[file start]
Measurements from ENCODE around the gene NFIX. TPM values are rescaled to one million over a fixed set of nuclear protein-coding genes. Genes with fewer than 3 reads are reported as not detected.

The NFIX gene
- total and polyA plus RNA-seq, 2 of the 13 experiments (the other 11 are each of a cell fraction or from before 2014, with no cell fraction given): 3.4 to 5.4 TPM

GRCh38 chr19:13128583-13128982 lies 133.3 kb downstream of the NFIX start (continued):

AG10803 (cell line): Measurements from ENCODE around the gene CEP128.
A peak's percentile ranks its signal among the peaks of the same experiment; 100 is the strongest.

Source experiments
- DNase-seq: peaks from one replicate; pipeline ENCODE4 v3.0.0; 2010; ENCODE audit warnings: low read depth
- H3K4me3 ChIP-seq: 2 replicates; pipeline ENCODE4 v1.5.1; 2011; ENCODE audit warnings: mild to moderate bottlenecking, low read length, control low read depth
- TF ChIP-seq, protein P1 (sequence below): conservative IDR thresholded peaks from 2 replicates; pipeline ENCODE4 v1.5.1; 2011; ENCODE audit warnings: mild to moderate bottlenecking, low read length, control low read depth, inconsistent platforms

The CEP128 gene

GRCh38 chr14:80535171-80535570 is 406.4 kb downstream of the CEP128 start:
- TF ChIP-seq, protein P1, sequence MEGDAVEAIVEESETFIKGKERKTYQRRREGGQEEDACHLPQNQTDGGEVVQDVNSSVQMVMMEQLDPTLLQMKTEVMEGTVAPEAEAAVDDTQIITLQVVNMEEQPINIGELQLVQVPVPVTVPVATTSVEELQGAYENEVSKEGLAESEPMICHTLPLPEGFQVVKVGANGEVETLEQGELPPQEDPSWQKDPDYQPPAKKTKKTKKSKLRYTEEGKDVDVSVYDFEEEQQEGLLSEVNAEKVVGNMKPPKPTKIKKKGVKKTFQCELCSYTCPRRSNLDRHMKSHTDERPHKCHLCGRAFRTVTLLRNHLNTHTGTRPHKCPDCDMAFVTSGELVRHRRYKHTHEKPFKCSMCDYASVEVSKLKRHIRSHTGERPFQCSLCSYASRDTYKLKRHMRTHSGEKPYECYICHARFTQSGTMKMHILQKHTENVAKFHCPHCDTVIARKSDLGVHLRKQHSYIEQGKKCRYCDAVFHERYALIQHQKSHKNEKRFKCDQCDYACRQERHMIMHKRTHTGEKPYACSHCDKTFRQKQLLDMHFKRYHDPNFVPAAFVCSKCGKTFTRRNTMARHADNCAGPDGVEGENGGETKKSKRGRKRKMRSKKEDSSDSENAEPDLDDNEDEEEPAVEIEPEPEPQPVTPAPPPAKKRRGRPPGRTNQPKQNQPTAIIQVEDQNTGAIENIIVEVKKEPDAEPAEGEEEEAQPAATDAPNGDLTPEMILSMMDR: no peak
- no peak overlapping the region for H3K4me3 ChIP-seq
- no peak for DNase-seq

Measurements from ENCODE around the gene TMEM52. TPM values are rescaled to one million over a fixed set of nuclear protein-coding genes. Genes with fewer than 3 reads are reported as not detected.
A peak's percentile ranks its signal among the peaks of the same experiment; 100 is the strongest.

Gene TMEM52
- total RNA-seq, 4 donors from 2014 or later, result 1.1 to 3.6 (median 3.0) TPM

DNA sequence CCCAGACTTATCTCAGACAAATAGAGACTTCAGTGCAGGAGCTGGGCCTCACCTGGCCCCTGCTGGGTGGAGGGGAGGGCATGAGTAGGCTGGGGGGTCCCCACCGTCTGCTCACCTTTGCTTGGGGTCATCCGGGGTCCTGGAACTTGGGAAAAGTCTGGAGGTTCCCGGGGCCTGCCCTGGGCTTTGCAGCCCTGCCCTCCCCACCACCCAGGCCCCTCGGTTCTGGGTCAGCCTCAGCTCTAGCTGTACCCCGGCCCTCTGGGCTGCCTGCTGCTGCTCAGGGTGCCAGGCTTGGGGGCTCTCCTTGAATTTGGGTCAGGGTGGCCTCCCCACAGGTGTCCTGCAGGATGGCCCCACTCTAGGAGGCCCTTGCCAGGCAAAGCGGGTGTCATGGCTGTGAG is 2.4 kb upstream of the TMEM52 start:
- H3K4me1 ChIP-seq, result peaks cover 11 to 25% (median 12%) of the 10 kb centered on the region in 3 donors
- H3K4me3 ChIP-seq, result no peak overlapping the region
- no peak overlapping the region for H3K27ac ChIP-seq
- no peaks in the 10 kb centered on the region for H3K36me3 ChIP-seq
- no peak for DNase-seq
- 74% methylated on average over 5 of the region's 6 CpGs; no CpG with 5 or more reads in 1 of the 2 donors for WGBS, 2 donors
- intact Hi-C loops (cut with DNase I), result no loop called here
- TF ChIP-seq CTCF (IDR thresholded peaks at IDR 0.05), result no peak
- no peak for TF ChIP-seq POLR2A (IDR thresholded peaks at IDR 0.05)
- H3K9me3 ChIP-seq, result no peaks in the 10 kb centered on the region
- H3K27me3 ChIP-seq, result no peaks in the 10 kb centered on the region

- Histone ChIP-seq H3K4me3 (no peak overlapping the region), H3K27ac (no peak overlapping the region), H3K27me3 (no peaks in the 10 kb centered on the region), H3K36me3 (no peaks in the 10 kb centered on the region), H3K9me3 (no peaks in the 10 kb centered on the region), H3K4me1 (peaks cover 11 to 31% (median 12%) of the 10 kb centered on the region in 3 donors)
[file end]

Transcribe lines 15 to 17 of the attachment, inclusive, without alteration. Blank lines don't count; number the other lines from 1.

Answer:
- no peak for DNase-seq

Measurements from ENCODE around the gene TMEM52. TPM values are rescaled to one million over a fixed set of nuclear protein-coding genes. Genes with fewer than 3 reads are reported as not detected.
A peak's percentile ranks its signal among the peaks of the same experiment; 100 is the strongest.